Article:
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tv   CNN Tonight With Don Lemon  CNN  March 16, 2019 12:00am-1:00am PDT

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this is cnn tonight, i'm don lemon. it's already saturday, saturday night in new zealand. a city stunned. the prime minister is saying the nation is united in grief. that's after a gunman killed at least 49 people, targeting innocent worshippers gathered for friday prayers at two mosques. targeting innocent men, women and children simply because they're muslim. the suspect is a 28-year-old man, an australian citizen with no criminal history in either new zealand or australia. so he was apparently not on anybody's radar for his extremist anti-immigrant white nationalist views. in the age of social media the gunman live streamed his acts hoping for a worldwide audience.
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we will not broadcast that video. he posted a long manifesto online shortly before. it's hate filled so we won't quote from it excessively. cnn's alex marqhar has it for you. >> reporter: it's a diatribe filled with hate, anger and vows of revenge. 87 needily formatted pages posted on social media in the minutes before the attack under the name brenton tarrant, the 28-year-old now charged in connection with the mass shooting. the attacker repeatedly calls immigrants invaders and says immigration must be crushed. >> you don't think something like this can happen in new zealand. in christchurch of all places with a small community that's so kind and loving. i don't understand why someone would hurt us like this in such a way, just like an animal.
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>> reporter: the u.s. president is also referenced once calling trump a symbol of renewed white identity though the shooter says he doesn't consider trump to be a leader. the suspect claims to not belong to any organization and decided to carry out the shooting, which he admits is terrorism, on his own. >> these are people who i would describe as having extremist views that have absolutely no place in new zealand and, in fact, have no place in the world. >> reporter: but around the world it is on the rise. like other white nationalists, the new zealand gunman falsely claims there's agen know side of white people underway. it's the kind of toxic message heard in the u.s., in charlottesville. dylan roof gunned down nine african-americans. he was mentioned in the manifesto. here and across europe far right white nationalists feel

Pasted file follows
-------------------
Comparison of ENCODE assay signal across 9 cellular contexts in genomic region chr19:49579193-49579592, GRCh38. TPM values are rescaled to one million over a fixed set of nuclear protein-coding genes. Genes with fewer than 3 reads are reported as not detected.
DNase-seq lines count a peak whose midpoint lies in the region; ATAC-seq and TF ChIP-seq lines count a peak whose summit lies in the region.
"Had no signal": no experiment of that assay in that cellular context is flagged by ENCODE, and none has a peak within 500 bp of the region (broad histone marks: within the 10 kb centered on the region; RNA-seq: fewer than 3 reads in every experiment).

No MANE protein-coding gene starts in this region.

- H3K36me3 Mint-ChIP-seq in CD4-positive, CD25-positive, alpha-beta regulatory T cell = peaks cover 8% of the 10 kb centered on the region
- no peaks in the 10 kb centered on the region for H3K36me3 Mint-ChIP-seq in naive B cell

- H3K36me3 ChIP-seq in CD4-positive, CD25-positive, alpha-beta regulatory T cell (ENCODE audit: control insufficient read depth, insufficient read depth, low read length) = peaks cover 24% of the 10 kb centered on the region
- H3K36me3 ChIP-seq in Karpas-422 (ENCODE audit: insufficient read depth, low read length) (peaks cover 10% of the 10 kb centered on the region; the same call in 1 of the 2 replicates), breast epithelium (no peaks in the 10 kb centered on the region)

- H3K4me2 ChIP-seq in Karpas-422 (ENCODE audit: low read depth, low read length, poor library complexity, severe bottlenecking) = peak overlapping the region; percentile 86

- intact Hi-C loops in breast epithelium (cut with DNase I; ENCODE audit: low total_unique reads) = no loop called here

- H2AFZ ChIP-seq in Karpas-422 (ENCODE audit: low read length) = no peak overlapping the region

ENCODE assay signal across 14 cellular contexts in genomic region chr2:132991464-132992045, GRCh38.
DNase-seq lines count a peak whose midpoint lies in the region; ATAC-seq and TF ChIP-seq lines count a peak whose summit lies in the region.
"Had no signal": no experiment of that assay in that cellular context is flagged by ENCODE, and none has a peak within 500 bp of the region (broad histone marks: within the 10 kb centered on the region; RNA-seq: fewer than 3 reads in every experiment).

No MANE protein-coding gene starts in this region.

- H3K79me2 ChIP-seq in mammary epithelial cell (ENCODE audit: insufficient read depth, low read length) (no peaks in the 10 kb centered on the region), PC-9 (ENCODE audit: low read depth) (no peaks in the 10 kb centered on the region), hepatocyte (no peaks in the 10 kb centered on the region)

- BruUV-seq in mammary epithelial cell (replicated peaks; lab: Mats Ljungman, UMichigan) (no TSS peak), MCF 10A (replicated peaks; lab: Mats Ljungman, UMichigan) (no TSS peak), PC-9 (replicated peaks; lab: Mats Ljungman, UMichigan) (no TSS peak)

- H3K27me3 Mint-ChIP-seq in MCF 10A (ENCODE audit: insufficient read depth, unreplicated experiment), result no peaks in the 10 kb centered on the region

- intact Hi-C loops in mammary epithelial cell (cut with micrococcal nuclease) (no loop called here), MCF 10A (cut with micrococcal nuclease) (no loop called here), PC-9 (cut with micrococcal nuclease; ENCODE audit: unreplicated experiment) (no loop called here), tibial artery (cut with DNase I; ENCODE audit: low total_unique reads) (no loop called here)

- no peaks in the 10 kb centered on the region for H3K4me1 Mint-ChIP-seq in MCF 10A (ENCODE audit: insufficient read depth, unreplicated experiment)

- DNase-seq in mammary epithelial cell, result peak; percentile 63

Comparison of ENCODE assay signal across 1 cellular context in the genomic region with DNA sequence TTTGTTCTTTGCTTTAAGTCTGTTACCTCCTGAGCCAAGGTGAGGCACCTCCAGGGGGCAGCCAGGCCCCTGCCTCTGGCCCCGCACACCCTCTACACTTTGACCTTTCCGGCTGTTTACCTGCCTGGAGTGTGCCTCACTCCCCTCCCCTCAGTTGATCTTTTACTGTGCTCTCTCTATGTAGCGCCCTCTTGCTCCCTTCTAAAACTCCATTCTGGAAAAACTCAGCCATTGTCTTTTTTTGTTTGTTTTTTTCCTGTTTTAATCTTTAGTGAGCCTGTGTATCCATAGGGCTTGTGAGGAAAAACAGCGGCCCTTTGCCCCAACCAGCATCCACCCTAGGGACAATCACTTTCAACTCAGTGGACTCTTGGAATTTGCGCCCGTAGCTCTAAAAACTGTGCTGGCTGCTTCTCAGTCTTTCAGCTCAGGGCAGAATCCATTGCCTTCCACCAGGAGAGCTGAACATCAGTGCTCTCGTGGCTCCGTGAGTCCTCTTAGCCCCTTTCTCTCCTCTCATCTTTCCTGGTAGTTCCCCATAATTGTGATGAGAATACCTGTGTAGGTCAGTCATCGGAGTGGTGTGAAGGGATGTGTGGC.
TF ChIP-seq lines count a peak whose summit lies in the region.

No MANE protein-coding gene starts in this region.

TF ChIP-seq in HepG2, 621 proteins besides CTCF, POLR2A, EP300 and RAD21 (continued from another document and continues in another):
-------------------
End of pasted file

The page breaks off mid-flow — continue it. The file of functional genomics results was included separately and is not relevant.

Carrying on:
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emboldened. in brittain, germany and italy, anti-immigrant vitt tree o anti-immigrant vitreole is on the rise. >> the whole environment, not just simply white nationalist, violent extremists, but the whole violence in the west has become much more sympathetic. >> today in the oval office the president denied that white nationalism is a rising global threat. >> i don't really. i think it's a small group of people that have very, very serious problems, i guess. if you look at what happened in new zealand, perhaps that's the case. i don't know enough about it yet. they're just learning about the person and the people involved, but it's certainly a terrible thing. terrible thing. >> and, don, shortly after president trump made that statement, new zealand's prime minister, who's now leading her nation in mourning, was asked if she agreed with the president, that white supremacy isn't
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rising. her answer? no. don? >> joining me is a panel of three. you were on this show last night when the news broke. you wrote this today. it's titled, don't just condemn the new zealand attacks. politicians and pundants must stop the anti-muslim rhetoric. this is a important conversation. this is important by meti. juliet, i'm going to start with you as our security analyst here. it's almost like this attack was produced to go viral. the manifesto, live streaming, reposting. is social media adding to white supremacy terrorism? >> absolutely. when you think of why is this happening now? there's a certain ideology which really is what i call the zero sum game ideology. this is not your archie bunker racism where you sort of accept the african-americans moving in next door, this is a sense that